There are many things employers can improve to help out, but it also comes down to what kind of people and attitudes you choose to surround yourself with. We have to be better to push each other no matter our life choices.
Do you know your airline’s maternity leave policy? The absence of regulation in the U.S. seems to be a big problem.
We get three months paid maternity leave, and then you can have more unpaid if you want. We can only hope it will get better because it can be really hard to make it work. And I think that’s the main reason why more women don’t get into flying.
Has the pressure you’ve put on yourself shifted with time and achievement?
When I started, I had a lot of things going on in my head. I wanted to fit in. I didn’t want to be seen as “the girl.” So I did things to fit in like not wear nail polish, because I didn’t want people to look at me and me being female to take focus. But all of that is gone now. I’m as feminine as I want, I fly this plane, and they go perfectly together! It’s not a problem, at all.
Where did that change come from within you?
I think when you get more experience, and maybe with age as well, you get more self-confidence and self-esteem. I realized that I know how to do this, I can perform well, and I can be a good pilot. I don’t think it’s just me that’s changed — I think a lot of female pilots have changed. Now there are so many young, beautiful, really cool girls that are flying, where it used to be only the military kind of girls that would fly. It’s gone from being a masculine profession where you have to be one of the boys, to where you can be a girly girl and go flying, and it works perfectly.
It’s very different now, because the number of female pilots has grown a lot in these nine years. When I fly, I listen on the radio and really notice if there’s a female voice coming from another aircraft. Now there are female pilots all the time in the air. So that’s great.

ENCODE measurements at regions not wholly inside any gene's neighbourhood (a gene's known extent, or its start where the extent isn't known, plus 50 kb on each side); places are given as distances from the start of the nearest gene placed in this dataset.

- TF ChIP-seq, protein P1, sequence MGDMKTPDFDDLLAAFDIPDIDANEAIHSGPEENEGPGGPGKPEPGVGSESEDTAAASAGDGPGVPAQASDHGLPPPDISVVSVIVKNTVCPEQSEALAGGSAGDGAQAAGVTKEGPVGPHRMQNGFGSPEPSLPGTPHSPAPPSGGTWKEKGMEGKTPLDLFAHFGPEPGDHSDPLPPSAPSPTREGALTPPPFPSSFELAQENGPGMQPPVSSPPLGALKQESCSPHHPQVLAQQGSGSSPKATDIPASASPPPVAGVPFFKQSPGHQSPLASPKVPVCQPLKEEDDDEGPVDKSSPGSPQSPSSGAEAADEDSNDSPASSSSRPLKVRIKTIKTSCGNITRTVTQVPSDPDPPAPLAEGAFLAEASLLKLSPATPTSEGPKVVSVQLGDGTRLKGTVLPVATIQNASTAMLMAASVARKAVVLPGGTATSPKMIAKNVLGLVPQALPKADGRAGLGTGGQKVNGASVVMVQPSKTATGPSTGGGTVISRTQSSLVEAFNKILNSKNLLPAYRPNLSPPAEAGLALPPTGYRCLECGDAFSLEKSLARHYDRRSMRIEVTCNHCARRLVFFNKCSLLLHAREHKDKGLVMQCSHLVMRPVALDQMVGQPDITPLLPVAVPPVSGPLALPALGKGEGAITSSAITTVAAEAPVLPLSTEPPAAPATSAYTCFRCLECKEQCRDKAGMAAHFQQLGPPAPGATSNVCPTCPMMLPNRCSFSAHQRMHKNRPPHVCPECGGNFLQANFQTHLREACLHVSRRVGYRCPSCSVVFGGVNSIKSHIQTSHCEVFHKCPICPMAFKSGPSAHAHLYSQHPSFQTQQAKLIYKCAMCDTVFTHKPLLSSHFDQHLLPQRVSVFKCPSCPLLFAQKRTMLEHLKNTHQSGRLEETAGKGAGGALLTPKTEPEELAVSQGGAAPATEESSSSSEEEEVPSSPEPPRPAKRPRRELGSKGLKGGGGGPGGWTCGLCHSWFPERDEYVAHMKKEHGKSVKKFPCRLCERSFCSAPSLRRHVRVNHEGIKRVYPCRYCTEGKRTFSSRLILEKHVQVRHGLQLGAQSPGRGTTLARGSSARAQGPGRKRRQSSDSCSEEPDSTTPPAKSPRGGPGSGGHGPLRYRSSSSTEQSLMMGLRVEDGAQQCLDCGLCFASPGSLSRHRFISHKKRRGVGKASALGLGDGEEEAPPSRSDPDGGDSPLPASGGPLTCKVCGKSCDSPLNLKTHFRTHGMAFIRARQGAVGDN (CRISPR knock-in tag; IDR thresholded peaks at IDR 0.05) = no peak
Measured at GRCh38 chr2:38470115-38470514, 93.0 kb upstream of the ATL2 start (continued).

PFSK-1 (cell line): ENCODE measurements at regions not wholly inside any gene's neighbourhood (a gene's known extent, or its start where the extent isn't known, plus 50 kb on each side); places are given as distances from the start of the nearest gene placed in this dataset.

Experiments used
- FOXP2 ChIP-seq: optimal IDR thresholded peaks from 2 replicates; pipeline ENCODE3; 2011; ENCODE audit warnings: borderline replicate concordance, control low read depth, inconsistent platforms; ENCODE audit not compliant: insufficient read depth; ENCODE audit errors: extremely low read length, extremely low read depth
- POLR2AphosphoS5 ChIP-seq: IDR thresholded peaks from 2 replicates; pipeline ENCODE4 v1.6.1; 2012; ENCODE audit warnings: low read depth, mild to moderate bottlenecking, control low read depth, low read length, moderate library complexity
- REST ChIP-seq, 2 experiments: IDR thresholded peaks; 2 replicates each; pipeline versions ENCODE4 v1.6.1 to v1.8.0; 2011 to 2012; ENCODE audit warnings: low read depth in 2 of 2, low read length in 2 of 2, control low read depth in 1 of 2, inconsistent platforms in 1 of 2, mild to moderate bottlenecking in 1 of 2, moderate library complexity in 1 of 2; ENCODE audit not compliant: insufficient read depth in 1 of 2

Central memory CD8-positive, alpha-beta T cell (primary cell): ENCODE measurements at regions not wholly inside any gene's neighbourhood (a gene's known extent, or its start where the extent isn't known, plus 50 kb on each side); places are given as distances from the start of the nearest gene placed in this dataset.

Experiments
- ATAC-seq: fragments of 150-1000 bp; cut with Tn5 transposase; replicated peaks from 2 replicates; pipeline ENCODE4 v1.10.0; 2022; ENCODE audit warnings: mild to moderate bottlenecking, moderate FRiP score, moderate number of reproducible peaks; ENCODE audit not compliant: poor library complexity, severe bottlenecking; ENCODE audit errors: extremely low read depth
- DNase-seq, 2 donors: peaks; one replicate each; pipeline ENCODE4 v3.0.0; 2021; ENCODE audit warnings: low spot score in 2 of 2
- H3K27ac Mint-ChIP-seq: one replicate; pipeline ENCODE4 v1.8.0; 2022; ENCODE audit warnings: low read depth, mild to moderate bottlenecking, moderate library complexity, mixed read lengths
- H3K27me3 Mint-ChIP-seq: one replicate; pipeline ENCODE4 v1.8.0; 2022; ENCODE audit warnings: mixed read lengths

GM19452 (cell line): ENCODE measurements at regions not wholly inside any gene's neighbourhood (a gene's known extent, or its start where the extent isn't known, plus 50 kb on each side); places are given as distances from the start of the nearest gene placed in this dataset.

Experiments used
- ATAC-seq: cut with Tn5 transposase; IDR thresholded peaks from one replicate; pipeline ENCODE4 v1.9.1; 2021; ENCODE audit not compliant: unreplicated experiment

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Jacqueline Raposo writes about chefs and food culture. Gathered on WordsFoodArt.com, her stories connect food with family, faith, the environment, and the world at large. She’s written hundreds of interviews and food-focused stories for clients including Saveur, Plate Magazine, The Village Voice, Tasting Table, and Serious Eats. Now and then, she writes about living with a chronic illness for clients including Cosmopolitan and BlogHer. And she produces and hosts Love Bites Radio on Heritage Radio Network every Monday at 4pm EST.
Jacqueline lives in New York City with her dog, Mitra, and far too much cooking equipment of formidable weight. She has a thing for hot whiskey and fireplaces in the winter, hammocks and cold-brewed tea in the summer, and manly feminists. Chat her up on Facebook, Twitter, and Instagram.